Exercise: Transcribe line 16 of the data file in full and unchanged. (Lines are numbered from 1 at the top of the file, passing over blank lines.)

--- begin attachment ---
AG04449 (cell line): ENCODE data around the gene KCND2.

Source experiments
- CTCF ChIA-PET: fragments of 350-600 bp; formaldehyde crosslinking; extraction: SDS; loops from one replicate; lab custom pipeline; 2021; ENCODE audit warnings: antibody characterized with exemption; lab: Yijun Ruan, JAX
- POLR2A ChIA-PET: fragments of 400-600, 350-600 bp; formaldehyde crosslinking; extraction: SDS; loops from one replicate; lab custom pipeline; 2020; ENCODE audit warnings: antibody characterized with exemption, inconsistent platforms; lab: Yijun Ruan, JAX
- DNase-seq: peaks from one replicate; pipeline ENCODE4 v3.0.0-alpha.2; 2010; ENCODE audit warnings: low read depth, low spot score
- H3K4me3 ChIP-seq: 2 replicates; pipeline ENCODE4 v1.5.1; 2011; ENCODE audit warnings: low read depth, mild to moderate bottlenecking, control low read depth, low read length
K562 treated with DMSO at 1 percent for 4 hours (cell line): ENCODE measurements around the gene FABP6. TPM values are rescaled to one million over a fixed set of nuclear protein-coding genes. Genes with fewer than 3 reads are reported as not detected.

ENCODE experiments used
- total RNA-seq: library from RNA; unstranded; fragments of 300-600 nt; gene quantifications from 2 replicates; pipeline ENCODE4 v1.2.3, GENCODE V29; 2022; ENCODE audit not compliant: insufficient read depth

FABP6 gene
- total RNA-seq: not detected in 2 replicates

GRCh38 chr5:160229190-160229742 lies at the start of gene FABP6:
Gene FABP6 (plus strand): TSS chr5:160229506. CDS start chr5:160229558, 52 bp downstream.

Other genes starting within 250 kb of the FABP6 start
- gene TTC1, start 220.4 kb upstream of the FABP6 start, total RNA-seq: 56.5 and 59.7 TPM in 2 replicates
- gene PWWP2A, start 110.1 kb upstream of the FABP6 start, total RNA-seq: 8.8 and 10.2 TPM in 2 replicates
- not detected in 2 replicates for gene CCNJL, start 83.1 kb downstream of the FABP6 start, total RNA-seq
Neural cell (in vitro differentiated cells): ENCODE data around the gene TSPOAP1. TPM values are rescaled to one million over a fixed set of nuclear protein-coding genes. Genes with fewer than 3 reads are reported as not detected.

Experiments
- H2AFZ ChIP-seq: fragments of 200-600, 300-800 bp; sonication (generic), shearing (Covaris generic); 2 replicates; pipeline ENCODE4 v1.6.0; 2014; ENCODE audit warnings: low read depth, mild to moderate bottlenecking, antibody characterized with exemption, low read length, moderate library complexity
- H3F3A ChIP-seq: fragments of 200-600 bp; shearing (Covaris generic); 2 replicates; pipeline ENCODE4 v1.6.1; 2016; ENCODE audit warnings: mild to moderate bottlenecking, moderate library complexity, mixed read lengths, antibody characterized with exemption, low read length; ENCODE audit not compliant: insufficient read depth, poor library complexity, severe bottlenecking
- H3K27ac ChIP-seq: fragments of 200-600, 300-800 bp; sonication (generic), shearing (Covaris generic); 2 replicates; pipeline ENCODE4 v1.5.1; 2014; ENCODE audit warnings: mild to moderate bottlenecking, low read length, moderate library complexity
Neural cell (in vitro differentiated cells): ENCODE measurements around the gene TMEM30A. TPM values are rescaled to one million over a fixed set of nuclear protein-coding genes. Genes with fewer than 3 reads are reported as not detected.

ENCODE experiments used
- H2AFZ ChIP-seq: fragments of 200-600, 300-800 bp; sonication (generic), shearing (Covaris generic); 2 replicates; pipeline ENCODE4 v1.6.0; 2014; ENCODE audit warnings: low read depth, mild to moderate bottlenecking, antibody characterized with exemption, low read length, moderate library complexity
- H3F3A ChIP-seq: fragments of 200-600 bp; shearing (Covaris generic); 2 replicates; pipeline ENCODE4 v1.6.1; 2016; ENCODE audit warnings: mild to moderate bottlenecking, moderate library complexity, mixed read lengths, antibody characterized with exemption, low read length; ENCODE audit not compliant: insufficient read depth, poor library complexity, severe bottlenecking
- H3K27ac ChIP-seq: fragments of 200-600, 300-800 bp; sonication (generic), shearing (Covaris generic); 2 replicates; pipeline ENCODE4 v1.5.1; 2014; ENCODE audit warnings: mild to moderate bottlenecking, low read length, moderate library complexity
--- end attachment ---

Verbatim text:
- gene PWWP2A, start 110.1 kb upstream of the FABP6 start, total RNA-seq: 8.8 and 10.2 TPM in 2 replicates